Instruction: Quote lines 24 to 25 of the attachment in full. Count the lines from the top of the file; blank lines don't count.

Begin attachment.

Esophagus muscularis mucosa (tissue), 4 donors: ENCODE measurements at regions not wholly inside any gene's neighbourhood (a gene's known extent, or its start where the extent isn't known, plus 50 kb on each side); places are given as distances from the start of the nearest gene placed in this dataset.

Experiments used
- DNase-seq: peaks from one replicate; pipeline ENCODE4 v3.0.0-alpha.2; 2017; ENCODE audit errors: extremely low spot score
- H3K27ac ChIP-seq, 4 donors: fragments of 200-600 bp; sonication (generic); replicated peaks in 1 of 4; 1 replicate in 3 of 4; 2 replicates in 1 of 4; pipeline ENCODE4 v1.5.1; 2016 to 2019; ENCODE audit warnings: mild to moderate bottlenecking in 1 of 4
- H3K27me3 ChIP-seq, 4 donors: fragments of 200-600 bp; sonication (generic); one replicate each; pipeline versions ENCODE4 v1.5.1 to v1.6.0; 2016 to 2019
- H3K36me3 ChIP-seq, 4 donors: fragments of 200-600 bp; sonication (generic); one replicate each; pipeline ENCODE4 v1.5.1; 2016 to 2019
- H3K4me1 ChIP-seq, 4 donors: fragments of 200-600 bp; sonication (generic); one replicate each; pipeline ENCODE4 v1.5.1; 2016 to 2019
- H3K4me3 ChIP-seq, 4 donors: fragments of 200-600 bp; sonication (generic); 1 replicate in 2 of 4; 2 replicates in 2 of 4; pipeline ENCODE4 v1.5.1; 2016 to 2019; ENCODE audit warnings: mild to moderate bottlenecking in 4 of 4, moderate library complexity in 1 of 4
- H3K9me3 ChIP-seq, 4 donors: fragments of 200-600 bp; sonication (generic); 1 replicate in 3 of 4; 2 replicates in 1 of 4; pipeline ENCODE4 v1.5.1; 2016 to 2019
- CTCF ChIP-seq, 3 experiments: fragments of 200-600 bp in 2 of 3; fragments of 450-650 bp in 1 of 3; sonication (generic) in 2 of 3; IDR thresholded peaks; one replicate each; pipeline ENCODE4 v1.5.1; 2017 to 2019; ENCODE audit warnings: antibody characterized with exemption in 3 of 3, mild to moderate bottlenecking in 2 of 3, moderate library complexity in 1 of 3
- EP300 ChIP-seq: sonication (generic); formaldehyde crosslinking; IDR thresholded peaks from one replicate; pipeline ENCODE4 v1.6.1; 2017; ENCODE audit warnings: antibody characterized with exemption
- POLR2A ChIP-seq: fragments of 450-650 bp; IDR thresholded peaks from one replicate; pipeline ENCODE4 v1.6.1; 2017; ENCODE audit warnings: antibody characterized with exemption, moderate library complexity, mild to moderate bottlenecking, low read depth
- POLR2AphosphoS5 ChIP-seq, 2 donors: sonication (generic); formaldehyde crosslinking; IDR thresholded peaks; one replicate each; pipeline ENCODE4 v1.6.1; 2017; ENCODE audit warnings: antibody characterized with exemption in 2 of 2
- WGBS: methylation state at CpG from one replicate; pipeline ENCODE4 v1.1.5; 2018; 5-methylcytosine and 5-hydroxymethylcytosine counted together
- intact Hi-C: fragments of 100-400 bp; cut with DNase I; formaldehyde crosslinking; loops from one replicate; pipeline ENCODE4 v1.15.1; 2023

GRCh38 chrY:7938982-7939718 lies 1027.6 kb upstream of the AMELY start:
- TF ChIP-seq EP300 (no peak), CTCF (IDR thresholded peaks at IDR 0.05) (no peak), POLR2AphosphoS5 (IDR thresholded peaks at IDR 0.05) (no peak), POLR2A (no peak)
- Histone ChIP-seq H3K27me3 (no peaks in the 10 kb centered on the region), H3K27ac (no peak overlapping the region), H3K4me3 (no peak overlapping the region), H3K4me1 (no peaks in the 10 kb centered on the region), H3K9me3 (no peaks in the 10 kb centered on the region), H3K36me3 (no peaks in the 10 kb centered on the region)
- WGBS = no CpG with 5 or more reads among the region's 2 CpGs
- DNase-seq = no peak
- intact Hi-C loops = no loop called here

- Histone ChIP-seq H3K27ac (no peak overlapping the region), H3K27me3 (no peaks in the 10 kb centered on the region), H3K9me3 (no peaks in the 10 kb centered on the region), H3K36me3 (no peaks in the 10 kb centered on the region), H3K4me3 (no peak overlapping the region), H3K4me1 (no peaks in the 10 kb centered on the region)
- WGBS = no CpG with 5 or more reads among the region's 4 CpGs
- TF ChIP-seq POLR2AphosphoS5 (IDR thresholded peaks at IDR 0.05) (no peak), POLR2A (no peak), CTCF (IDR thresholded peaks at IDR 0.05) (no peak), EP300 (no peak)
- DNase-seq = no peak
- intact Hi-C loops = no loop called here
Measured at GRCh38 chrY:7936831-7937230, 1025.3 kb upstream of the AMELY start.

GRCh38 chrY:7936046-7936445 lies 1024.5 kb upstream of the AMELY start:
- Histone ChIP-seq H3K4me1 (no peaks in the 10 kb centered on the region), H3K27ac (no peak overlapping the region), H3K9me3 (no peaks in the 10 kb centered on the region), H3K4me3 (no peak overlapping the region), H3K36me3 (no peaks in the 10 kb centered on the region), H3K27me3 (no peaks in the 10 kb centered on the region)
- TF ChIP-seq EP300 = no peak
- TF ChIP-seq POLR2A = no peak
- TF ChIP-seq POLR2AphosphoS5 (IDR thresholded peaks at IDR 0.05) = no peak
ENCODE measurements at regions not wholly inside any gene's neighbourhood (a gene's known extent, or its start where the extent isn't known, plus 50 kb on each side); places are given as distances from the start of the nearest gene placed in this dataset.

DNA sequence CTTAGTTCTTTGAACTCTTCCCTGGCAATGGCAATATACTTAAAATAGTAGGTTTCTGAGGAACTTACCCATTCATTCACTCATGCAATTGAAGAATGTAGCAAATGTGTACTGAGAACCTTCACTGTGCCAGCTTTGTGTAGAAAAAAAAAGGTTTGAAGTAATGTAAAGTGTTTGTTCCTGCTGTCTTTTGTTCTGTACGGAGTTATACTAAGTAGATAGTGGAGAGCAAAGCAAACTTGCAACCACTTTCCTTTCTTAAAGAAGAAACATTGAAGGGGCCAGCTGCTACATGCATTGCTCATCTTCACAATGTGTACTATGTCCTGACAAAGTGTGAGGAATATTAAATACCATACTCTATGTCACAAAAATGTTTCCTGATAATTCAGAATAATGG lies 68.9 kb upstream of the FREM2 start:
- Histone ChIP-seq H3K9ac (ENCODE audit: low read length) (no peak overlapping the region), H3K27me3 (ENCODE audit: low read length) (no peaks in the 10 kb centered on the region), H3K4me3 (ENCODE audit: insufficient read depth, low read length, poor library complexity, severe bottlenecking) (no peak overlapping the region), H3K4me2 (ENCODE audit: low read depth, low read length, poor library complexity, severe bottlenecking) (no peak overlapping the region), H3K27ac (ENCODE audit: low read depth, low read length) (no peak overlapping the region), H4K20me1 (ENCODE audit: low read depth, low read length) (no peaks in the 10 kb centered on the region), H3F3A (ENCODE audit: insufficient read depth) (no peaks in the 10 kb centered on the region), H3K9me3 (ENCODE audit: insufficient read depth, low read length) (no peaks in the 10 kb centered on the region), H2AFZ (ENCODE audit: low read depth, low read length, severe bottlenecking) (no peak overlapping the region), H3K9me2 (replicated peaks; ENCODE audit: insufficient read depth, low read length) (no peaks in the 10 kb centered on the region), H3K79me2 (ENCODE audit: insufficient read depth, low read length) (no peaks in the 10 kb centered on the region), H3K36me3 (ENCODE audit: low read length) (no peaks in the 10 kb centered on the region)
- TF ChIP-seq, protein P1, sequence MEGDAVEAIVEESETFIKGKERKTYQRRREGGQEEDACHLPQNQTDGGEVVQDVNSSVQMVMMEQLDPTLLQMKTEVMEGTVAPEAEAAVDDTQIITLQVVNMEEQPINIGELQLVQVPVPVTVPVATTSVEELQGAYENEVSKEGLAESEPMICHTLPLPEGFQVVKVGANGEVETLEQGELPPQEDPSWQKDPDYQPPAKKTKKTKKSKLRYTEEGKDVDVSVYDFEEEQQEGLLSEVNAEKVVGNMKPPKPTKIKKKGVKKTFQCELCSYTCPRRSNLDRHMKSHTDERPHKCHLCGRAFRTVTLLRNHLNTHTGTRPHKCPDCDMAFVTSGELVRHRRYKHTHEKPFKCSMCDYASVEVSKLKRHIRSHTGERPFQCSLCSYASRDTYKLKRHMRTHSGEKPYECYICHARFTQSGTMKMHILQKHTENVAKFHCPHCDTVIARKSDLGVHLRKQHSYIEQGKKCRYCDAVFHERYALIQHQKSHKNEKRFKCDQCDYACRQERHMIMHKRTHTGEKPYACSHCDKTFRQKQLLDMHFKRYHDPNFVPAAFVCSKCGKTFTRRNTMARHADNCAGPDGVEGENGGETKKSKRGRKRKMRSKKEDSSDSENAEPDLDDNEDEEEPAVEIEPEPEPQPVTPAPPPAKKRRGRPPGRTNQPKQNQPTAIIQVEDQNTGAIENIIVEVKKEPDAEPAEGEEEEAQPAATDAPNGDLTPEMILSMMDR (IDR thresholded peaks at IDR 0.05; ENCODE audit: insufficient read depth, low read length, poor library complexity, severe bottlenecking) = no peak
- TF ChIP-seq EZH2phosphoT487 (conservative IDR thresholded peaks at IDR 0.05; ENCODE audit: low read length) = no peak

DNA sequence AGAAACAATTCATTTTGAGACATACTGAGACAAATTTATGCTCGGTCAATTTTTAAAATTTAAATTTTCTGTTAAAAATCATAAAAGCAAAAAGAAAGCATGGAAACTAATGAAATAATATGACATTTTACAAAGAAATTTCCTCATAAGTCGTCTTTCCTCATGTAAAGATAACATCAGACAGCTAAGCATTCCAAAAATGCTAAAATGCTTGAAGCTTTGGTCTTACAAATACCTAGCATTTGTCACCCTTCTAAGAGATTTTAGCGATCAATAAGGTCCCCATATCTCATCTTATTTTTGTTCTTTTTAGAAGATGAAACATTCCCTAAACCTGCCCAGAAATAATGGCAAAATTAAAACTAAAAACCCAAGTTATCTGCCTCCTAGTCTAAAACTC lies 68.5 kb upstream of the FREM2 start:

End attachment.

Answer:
- TF ChIP-seq POLR2AphosphoS5 (IDR thresholded peaks at IDR 0.05) (no peak), POLR2A (no peak), CTCF (IDR thresholded peaks at IDR 0.05) (no peak), EP300 (no peak)
- DNase-seq = no peak